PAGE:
Deja Dup thinks current computer name is bar but it should be foo

Fedora 17 x86_64 - running the "Backup" utility aka Deja Dup.

Set it up previously and ran at least one backup.

Now a regularly scheduled backup starts and get an error message along the lines of

"Computer Name Changed"
"The existing backup is of a computer named foo but the current computer's name is bar. If this is unexpected you should backup to a different location".

In my case the actual (incorrect) name of the "current computer" was something like which made absolutely no sense at all.  (I made up the numbers which represent an ip address but the is what it really said).

So what gives?

  1. "Backup" is really "Deja-Dup".
  2. "Deja-Dup is really a GUI front end for "Duplicity".
  3. "Duplicity" is apparently written in Python.

When Python decides to figure out the current computer's name, it calls


So I went ahead and executed

                        python -c  'import socket; print socket.getfqdn()'

and it printed out exactly the "name" that I had seen in the Deja Dup error message.

How Python got this name - I have no idea.

What I do know is that is's caused by a missing name in your /etc/hosts file.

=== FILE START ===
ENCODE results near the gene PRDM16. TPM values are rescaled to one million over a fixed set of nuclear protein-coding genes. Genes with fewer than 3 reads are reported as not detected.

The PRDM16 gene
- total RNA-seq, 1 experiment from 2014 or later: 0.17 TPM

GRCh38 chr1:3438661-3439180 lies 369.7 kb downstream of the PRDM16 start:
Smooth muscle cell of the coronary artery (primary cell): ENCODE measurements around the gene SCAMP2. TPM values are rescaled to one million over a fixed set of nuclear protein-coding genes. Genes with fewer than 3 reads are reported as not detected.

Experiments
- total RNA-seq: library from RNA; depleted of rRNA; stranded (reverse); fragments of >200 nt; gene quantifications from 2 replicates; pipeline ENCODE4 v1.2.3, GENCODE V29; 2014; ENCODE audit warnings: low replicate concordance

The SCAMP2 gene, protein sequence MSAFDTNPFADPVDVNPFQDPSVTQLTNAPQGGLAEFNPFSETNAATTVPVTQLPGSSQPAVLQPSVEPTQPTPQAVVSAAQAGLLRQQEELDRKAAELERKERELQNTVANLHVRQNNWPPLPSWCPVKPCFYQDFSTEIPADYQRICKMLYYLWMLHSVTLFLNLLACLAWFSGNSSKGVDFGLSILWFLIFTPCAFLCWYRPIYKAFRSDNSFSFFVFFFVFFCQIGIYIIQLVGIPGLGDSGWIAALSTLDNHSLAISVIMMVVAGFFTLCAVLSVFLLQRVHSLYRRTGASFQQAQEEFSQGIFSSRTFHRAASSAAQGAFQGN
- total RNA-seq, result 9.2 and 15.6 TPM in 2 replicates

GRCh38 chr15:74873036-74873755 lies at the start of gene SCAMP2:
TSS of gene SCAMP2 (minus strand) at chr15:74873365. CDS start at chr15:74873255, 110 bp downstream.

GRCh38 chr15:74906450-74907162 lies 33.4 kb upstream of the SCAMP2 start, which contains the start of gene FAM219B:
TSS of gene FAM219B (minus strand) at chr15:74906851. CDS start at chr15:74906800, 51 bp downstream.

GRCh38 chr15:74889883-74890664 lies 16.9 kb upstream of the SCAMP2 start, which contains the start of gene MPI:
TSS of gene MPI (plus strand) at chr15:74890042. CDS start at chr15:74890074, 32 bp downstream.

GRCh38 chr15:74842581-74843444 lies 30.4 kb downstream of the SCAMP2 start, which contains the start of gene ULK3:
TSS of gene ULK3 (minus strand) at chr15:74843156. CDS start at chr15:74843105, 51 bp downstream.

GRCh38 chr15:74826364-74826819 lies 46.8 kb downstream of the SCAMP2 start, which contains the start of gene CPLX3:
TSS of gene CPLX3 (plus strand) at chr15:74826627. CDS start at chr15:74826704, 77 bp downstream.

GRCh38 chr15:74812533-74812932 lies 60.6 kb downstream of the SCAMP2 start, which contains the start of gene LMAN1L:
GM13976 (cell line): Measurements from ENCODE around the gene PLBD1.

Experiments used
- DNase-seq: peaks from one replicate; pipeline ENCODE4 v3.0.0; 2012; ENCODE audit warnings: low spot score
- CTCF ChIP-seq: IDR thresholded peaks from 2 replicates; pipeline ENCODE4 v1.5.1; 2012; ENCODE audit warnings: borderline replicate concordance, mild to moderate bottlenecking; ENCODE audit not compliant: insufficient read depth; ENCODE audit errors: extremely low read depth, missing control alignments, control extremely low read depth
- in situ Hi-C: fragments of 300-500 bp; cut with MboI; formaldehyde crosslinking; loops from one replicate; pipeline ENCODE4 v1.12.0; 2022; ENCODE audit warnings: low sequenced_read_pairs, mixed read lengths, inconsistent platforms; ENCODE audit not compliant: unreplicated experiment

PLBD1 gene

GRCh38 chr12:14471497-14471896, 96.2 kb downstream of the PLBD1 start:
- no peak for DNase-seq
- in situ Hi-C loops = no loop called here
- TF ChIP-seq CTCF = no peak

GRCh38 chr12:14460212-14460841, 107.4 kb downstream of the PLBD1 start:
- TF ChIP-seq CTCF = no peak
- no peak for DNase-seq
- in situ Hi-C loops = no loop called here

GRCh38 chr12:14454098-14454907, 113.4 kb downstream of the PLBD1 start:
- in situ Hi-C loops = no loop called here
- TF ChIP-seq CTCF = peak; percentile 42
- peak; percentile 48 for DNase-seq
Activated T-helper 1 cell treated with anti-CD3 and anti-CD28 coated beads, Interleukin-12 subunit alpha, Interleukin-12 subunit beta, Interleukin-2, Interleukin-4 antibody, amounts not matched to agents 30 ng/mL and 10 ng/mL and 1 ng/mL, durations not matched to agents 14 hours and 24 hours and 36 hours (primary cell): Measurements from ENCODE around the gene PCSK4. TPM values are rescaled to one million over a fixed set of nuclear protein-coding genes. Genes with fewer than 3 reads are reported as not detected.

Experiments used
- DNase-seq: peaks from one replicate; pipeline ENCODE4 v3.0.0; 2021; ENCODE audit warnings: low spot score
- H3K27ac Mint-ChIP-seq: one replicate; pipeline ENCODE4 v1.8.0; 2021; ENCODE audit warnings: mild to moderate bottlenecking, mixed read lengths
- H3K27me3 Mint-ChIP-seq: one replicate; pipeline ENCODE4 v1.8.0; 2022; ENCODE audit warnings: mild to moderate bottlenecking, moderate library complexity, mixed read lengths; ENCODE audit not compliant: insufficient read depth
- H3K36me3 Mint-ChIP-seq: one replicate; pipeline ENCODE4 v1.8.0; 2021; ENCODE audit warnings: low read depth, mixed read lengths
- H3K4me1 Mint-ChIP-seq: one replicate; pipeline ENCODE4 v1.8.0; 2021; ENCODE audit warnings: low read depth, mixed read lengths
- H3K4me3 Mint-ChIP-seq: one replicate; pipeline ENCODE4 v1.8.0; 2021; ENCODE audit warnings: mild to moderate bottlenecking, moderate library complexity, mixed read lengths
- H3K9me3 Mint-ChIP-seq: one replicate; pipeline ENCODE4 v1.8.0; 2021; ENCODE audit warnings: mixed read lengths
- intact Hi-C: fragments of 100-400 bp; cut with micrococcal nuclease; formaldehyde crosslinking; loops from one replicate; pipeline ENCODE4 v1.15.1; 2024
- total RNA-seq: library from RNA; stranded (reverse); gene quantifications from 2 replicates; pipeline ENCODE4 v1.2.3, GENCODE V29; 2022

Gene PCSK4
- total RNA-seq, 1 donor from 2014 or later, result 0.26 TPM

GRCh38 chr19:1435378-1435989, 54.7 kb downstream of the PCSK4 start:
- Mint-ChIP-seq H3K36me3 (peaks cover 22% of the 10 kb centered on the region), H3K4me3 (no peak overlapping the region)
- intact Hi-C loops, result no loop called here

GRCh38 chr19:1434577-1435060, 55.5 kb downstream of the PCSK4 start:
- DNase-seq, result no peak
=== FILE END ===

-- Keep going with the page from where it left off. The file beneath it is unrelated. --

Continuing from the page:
When I was getting this error /etc/hosts has just
    localhost.localdomain localhost
(and some other stuff for IPV6).

When I added the computer name to say
  foo.localdomain foo  localhost.localdomain localhost

the Python call returned the right value and the Deja Dup errors went away.

Unanswered questions:

  1.  Why did this not go wrong the first time I did the backup but only the second? On the Amazon S3 site it knew the correct name (foo) but the python code returned the wrong current computer name.
  2. How in the world does Python come up with the "name" that it came up with? 


H. said…
I have the same problem, but editing /etc/hosts does not help. Found anything else?
This is after an upgrade from openSUSE 12.2 to 12.3
Cheers, H.
John Glotzer said…
In Fedora there is not only /etc/hosts but also /etc/hostname. Maybe try playing
with both of these (if they both exist in SUSE)? In any case, they key seems to
be to get the python line to spit out the right result. What does your /etc/hosts
have currently?

python -c 'import socket; print socket.getfqdn()'
John Glotzer said…
So if you go here

You see this:

Return a fully qualified domain name for name. If name is omitted or empty, it is interpreted as the local host. To find the fully qualified name, the hostname returned by gethostbyaddr() is checked, followed by aliases for the host, if available. The first name which includes a period is selected. In case no fully qualified domain name is available, the hostname as returned by gethostname() is returned.

New in version 2.0.

So what this python call must be doing is a gethostbyaddr() system call with an empty name so
it is looking to resolve localhost. Which more or less fits with what I have written above.

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